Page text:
When a man or a widow dies, he or she is placed on the bier in a white shroud, but for a married woman with her husband
living, a red shroud is used. Hindus who follow Vedic or Puranic rites usually cremate their dead. Backward communities practise burial. Whether it is to be burnt or buried, the Hindus lay the dead body on its face with feet to the south. The hones and ashes of the dead are generally thrown into the sea or a river and sometimes a part of the bones is kept preserved to be consigned to the waters of a sacred river like the Ganga. Higher castes perform sraddha. The period of mourning varies from three to ten days in different castes hut Tells mourn only till the ensuing Monday, no matter on what day the death has taken place. The corpse has to be handled by men of the same caste. A man without any friends or relatives is buried by Mangs.
Kunbis, Tells, Dhimars, Mahars and Khatis have a strange rite called utarna or recalling the. souls of the dead. A bhagai, who has communion with the dead, usually of the Dhimar or Kunbi caste is called. Before him the son of the deceased sits, holding in his hands a bowl of milk. Drums are beaten and prayers and invocations are sung till the soul of the dead man called descends upon the head of the Bhugat and drives him to and fro in the house. His movements are closely followed by the son with a bowl of milk. At the shout " He has come " they look in the bowl and find something like grain of rice in the milk. This is taken out, touched with vermilion put inside a ball of flour and placed among the family gods. It is worshipped annually at the Holi festival. After this, the souls of other ancestors are called and an extraordinary scene follows. The Bhagat, no longer himself, but possessed by the soul of the dead inspects the store-house and cattle-sheds and surveys the present state of the family. He visits the women of the house. They weep and he weeps and they greet each other as if after a long parting. The weird scene continues till the soul of the ancestor invoked departs from the Bhagat and he becomes himself again. The special rites of the aborigines have already been described in the section concerning Gonds and others.
The practices followed among the other Hindus are as under: When a person is on the point of death the nearest kin sits close to the dying man and comforts him assuring him that his family will be well cared for. A small piece of gold is laid in his mouth and a few drops of Ganga water and a tulasi leaf are poured into it. When life is extinct, the body is removed from the bed or cot and laid with the head to the north and feet to the south on the ground and washed with cow-dung water, holy water is sprinkled on it and a wreath of tulasi leaves placed round the neck. The chief mourner undergoes a purificatory bath while the priest chants some mantras. If the deceased is an ascendant,
the chief mourner and other mourners of the same degree shave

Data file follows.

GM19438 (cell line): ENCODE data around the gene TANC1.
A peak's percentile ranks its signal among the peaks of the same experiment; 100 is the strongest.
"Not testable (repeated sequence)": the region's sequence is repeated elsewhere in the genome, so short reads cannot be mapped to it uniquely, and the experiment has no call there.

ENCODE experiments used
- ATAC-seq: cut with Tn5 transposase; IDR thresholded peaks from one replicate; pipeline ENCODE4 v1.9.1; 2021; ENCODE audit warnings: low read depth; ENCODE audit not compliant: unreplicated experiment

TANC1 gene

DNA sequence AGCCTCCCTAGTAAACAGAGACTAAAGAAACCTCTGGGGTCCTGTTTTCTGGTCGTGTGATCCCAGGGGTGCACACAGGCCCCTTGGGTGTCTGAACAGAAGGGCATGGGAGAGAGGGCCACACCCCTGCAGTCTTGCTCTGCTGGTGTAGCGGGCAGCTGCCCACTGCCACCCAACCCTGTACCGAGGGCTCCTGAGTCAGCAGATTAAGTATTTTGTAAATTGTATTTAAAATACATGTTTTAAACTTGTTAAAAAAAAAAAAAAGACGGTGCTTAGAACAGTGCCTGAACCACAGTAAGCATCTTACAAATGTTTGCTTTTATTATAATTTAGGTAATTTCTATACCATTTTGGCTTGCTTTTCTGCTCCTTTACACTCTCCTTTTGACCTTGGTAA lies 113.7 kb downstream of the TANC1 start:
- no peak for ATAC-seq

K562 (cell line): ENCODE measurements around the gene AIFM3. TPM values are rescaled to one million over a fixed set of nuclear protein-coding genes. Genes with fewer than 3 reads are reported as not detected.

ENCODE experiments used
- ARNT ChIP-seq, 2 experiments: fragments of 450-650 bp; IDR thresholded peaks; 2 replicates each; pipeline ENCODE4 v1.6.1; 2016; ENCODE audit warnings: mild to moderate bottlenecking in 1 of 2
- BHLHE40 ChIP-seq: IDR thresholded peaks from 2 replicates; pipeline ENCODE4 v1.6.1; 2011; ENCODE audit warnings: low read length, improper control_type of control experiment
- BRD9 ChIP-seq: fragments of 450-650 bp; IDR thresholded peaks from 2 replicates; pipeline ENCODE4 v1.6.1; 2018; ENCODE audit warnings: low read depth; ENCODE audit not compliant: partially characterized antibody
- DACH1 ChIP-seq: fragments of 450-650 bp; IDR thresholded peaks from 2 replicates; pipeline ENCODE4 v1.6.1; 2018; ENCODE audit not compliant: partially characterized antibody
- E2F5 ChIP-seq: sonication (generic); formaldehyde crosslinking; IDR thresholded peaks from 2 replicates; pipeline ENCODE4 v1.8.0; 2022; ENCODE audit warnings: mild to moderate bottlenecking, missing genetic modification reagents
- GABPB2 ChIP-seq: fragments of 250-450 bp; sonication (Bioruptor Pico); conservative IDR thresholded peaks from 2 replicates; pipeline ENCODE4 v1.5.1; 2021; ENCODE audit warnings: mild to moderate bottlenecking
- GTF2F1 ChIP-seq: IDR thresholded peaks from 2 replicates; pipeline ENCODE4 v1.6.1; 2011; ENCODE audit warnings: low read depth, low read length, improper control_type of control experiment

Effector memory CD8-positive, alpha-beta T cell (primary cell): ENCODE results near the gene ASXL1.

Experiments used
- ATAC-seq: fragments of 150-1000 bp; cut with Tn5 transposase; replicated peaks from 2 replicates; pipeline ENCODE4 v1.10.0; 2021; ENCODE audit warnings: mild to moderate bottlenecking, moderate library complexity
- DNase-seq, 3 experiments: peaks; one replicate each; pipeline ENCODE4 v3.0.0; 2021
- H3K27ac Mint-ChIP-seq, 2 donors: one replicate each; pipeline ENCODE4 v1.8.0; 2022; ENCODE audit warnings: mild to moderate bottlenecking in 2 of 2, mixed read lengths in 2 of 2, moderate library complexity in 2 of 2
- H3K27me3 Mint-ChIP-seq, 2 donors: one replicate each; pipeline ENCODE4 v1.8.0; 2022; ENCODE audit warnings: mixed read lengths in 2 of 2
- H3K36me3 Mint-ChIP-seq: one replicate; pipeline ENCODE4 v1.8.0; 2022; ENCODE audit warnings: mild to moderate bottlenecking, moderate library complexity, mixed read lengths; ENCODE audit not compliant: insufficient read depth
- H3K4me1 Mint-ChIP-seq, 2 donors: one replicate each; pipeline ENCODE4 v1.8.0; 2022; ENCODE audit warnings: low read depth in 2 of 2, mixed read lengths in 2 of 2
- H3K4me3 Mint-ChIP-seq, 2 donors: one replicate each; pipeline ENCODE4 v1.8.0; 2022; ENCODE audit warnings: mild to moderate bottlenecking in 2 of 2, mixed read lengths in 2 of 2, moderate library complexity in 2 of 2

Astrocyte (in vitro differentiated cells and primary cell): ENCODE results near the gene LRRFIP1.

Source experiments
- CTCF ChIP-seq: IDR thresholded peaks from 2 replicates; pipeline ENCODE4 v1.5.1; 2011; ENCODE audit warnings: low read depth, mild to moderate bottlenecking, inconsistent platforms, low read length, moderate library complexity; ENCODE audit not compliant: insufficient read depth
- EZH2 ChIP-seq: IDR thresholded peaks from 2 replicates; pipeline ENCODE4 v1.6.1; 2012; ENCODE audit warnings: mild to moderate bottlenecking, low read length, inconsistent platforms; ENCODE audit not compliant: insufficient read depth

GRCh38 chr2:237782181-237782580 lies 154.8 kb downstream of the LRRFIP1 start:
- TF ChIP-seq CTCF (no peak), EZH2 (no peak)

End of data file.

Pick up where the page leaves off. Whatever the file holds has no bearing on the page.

their heads and moustaches. Having done this he offers oblations
of rice (pinda) to the dead. The corpse is bathed and wrapped up in a new dhotar or lugde according as the dead person is a man or woman. All the relations present men and women bow to the dead. Finally the corpse is laid on a bier and borne by four persons on their shoulders to the cremation ground, the priest and the chief mourner who holds the sacred fire for burning the dead body, walking in front of the bier. Women do not accompany a funeral procession. All persons attending the procession are bareheaded. Half way to the cremation ground, the oblation of rice is repeated and they are offered for the third time on reaching the cremation ground. With the help of live charcoal brought along a fire called mantragni is prepared, the corpse is laid on the pyre and the chief mourner then ignites it with the fire. Immediately after the body is burnt, the chief mourner goes round the pyre thrice with the trickling water-pot in which the fire was brought and finally throws the pot backwards over the shoulder spilling the water over the ashes to cool the spirit of the dead which has been heated by the fire. He then pours water mixed with sesame and the rest of the mourners follow suit. When the body is completely consumed the party returns. During the first ten days all persons belonging to the family of the deceased observe mourning.
The sraddha and funeral obsequies are the only ceremonies performed for the salvation of the ancestors. A special ceremony called Narayana Bali may be performed for those that have died of accident, but in case of one dying childless, no departure from the ordinary rite takes place. The funeral obsequies are performed during the first 13 days after death. Oblations of rice are offered every day in consequence of which the soul of the dead is supposed to attain a spiritual body limb by limb till on the 13th day it is enabled to start on its further journey. Oblations are also offered on the 27th day and sometimes thereafter on the day of the death, once every month for one year of which the six-monthly and the bharni oblations, i.e., the sraddha performed on the fifth of the dark half of the month of Bhadrapad, are essential. After a year has elapsed, the oblations of the first anniversary day are celebrated with great solemnity. The annual sraddha is performed on the day corresponding to the day of death in the latter half of the month of Bhadrapad. Where the deceased's family can afford it, a sraddha is also performed on the anniversary day which is known as Ksayatithi. While performing the sraddha of one's deceased father, offerings are also made to other ancestors and deceased collaterals. Women dying in the lifetime of their husbands have special oblations offered to them during their husband's lifetime. This takes place on the ninth day of pitrpaksa and is called avidhava navami day.